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L&M SPECIAL

We’ll never be able to thank them enough…

Life&More August 15, 2018
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Team L&M

Over the last four days, we profiled four little-known freedom fighters though there were hundreds of thousands unknown names who laid down their lives or contributed for the nation’s freedom. As India celebrates the 72nd Independence Day, www.lifeandmore.in remembers a few other freedom fighters who played an important role in helping us breathe in an independent nation

 


Kartar Singh Sarabha

  • Main architect of Ghadar revolution which aimed to incite mutiny in British Indian Army during World War I.
  • Sought to take advantage of the war to uproot the British from India but the betrayal of an insider resulted in Sarabha getting arrested.
  • After trial, 19-year-old Kartar Singh Sarabha was hanged on November 16, 1915, in Lahore central jail.


Raja Mahendra Pratap

  • One of the first Marxist revolutionaries in the country.
  • Born in the princely Jat family of Mursan in Hathras district of Uttar Pradesh.
  • First president of the provisional government of India formed in Afghanistan.
  • Went to Calcutta (now Kolkata) in 1906 to attend the Congress session and met several leaders of the Swadeshi movement but realised Congress won’t be able to help his cause of freedom.
  • Moved out of India in 1915 and entered Germany.
  • Met German emperor Kaiser Wilhelm-II who promised him assistance to invade India via Afghan border.
  • Had family relations with Jat Sikh states of Jind, Nabha and Patiala and wanted to use these states to crush the British in India.
  • But with Germany’s defeat in WW-I, his dream was shattered.

 
Tirot Singh

  • One of the chiefs of Khasi people in early 18th century who fought against British who tried to take control over Khasi Hills in 1835 to extend their possession on Lower Assam areas.
  • Objected to British occupation of the area.
  • British tried to crush the opposition which resulted in a war between Khasi tribes and British in which Singh sacrificed his life defending his tribe and land.



Pingali Venkayya

  • Designed a version of flag for Indian National Congress which later became the Indian National Flag after minor alterations post-Independence.
  • Said to be an authority in geology, agriculture and an educationist. However, he died in poverty in 1963, largely forgotten by society and by Congress.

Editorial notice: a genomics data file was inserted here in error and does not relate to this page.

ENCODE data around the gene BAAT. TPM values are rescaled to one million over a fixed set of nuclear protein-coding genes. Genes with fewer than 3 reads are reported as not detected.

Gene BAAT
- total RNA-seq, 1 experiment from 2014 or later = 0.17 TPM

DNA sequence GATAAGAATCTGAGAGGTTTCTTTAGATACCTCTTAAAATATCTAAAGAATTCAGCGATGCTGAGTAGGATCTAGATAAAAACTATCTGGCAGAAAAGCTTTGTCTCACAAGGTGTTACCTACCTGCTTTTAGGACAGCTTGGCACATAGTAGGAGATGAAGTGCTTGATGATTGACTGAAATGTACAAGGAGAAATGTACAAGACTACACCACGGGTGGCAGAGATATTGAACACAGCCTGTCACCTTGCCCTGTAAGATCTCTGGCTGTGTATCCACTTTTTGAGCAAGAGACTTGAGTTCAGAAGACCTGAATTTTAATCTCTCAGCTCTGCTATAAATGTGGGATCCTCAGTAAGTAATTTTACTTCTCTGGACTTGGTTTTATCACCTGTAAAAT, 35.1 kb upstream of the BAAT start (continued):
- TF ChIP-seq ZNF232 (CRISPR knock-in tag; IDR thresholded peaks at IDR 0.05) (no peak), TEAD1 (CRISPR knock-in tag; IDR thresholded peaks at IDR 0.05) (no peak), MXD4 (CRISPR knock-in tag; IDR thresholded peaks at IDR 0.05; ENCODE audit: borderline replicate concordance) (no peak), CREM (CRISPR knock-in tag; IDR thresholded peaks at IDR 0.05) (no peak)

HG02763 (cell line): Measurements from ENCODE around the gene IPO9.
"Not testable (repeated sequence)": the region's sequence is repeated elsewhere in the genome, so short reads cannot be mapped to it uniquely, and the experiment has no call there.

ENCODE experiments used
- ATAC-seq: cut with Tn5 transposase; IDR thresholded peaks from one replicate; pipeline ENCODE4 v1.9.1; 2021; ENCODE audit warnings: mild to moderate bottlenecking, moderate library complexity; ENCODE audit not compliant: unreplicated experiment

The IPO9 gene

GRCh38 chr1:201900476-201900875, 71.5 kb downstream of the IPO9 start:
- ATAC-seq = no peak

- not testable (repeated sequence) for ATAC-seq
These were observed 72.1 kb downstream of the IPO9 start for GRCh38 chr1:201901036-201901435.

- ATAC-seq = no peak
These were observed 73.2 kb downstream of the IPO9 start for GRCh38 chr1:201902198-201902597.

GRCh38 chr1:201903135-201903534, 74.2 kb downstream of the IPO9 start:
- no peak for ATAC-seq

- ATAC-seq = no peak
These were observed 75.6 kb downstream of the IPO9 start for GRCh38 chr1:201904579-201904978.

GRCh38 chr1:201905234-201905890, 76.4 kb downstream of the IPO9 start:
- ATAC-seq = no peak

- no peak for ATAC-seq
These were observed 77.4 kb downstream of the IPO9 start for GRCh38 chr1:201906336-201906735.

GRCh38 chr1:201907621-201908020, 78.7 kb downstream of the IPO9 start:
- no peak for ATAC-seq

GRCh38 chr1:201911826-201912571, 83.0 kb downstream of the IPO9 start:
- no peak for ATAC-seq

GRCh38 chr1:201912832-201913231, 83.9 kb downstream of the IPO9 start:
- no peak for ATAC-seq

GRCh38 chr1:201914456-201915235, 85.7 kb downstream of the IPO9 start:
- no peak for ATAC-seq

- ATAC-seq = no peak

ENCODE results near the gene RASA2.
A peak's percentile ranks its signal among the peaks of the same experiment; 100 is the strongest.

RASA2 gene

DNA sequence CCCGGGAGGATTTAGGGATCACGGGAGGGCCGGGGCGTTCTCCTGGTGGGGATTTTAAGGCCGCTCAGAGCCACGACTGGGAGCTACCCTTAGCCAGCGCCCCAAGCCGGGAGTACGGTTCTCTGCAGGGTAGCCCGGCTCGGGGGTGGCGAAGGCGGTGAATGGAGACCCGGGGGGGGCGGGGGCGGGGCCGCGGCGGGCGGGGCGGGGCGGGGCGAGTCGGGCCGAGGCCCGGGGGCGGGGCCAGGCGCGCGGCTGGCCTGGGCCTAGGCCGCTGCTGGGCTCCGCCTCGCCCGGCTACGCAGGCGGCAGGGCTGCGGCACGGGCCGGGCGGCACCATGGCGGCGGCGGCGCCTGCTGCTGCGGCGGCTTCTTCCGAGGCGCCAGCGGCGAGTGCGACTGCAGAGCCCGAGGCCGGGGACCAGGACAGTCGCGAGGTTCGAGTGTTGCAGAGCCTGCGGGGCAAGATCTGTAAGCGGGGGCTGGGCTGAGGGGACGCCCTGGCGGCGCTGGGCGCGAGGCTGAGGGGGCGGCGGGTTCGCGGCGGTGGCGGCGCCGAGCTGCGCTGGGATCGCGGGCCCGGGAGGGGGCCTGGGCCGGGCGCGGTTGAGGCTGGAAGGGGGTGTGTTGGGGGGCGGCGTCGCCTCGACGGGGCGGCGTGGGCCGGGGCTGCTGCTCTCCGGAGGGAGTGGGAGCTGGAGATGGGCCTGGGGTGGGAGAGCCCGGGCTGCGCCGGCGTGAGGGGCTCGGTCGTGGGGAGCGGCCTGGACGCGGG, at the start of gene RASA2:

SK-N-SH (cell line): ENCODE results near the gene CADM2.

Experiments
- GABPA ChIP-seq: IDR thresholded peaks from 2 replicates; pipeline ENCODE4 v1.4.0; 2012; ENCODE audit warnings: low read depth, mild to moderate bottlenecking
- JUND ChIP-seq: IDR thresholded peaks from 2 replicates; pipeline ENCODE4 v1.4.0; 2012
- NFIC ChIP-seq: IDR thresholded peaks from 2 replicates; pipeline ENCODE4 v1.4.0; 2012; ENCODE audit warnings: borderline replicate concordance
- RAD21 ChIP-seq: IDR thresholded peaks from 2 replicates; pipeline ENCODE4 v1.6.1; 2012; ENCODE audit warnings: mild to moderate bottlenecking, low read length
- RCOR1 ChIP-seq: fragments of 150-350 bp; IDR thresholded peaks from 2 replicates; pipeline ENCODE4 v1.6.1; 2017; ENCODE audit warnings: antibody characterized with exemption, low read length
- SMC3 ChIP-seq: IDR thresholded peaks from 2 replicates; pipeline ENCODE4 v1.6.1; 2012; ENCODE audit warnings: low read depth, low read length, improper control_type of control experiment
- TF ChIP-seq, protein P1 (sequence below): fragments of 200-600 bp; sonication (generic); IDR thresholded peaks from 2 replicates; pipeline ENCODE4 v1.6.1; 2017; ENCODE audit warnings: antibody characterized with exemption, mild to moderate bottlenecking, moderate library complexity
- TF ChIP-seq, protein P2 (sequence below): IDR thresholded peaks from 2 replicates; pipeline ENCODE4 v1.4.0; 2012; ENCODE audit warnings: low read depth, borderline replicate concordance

Veerapandiya Kattabomman
  • Rebelled against the British and refused to pay taxes to them, almost 60 years before the First War of Independence in 1857.
  • Waged a war against the British to protect his land as a chieftain of Palyekar community in the 18th century.
  • Died in the war against the British.


Matangini Hazra

  • Was a part of the Quit India and Non-Cooperation movements as also of Civil Disobedience Movement and was arrested for breaking the Salt Act.
  • Continued to advance with the Indian flag during one procession even after being shot thrice, shouting Vande Mataram.
  • Was affectionately known as Gandhi buri, Bengali for old lady Gandhi.



Garimella Satyanarayana

  • Inspiration for the people of Andhra during freedom struggle.
  • As a writer, used his skills to write influential poems and songs to motivate the people of Andhra to join the movement against the British.


Tirupur Kumaran

  • Founder of the Desa Bandhu Youth Association.
  • Killed during a protest march against the colonial government on January 11, 1932, for holding a flag of Indian nationalists that was banned by the British.
  • Though he succumbed to injuries, he was found dead holding the National Flag.


Parbati Giri

  • Was only 16 but actively in the forefront of all freedom activities, especially Quit India Movement.
  • Imprisoned for two years for taking part in such activities.
  • Served the public socially post-Independence.
  • Also known as the Mother Teresa of Western Orissa (now Odisha).


Velu Nachiyar

  • First Indian queen to wage a war against the British, she gave them a good run for their money.
  • Former princess of Ramanathapuram opposed the British rule even before the First War of Indian Independence.

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